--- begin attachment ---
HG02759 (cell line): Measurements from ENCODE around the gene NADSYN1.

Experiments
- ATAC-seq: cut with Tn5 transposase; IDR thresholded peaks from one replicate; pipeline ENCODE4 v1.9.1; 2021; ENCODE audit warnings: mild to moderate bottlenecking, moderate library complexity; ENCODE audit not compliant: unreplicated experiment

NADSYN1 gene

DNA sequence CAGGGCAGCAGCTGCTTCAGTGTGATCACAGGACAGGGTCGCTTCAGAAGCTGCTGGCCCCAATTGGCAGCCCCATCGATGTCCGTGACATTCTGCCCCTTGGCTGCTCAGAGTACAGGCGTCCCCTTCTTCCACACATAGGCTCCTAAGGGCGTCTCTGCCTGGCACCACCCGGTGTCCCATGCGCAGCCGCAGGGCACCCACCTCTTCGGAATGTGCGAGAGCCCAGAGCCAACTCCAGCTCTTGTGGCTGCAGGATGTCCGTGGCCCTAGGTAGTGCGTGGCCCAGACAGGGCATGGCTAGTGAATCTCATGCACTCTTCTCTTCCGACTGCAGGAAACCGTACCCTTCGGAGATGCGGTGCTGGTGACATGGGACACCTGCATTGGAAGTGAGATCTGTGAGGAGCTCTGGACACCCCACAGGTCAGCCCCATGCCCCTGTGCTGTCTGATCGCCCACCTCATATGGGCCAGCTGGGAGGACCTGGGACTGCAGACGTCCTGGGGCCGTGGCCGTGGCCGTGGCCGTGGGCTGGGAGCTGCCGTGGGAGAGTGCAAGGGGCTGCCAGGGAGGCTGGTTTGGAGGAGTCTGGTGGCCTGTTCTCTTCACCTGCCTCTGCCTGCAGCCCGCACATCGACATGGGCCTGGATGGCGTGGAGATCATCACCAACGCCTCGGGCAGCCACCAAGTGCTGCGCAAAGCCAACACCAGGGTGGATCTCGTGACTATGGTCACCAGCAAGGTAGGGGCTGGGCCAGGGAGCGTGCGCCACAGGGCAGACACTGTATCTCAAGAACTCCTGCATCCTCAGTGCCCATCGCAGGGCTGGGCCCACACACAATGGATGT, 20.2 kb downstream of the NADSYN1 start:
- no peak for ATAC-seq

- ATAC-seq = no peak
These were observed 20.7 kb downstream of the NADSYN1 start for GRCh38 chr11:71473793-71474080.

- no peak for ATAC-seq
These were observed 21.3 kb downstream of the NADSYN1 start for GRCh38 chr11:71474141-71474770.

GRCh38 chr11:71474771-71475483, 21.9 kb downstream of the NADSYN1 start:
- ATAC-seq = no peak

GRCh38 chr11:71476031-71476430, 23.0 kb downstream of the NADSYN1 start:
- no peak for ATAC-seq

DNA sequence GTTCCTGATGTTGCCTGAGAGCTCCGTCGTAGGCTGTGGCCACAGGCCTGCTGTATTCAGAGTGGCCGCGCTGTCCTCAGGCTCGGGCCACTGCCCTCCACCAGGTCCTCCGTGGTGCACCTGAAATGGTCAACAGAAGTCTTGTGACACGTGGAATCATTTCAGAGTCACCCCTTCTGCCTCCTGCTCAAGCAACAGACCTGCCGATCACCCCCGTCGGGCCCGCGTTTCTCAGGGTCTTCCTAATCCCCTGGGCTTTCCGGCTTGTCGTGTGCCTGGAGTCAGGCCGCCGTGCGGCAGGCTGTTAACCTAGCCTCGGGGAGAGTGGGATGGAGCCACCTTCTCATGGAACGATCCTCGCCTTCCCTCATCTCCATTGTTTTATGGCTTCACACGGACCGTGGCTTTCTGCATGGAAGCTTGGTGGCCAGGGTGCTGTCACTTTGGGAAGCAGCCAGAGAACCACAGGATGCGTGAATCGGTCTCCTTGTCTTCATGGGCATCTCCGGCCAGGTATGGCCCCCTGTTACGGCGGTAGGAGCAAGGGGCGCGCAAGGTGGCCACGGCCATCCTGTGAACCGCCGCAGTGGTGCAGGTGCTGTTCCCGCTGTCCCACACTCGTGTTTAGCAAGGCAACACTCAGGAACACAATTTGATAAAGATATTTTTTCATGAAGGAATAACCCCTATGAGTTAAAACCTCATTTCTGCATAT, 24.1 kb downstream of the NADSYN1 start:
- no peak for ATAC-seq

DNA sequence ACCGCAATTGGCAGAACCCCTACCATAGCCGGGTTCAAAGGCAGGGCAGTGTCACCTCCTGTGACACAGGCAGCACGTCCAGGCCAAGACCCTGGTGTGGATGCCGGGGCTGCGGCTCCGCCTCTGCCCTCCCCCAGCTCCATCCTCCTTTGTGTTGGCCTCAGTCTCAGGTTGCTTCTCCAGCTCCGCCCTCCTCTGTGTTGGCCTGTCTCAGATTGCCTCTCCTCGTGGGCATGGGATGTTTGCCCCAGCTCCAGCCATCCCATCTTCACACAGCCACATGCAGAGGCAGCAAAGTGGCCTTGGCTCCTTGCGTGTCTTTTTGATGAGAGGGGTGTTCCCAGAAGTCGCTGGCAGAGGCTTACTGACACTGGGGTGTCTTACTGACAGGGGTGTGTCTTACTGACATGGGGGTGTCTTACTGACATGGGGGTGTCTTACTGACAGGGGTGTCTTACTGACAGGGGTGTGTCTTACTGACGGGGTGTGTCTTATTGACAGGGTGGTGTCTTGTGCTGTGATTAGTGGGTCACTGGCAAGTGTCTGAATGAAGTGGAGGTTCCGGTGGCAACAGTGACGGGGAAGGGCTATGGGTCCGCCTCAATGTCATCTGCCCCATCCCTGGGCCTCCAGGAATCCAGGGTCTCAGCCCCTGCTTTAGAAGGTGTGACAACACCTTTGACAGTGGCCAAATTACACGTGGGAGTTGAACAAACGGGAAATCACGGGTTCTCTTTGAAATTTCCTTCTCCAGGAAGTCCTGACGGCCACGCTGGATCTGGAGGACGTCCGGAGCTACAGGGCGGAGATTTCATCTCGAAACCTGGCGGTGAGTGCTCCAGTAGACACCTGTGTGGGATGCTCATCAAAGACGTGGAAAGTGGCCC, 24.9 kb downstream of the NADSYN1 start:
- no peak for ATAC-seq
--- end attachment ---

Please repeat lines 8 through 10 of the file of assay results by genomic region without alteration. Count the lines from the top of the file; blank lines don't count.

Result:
These were observed 20.7 kb downstream of the NADSYN1 start for GRCh38 chr11:71473793-71474080.

- no peak for ATAC-seq
These were observed 21.3 kb downstream of the NADSYN1 start for GRCh38 chr11:71474141-71474770.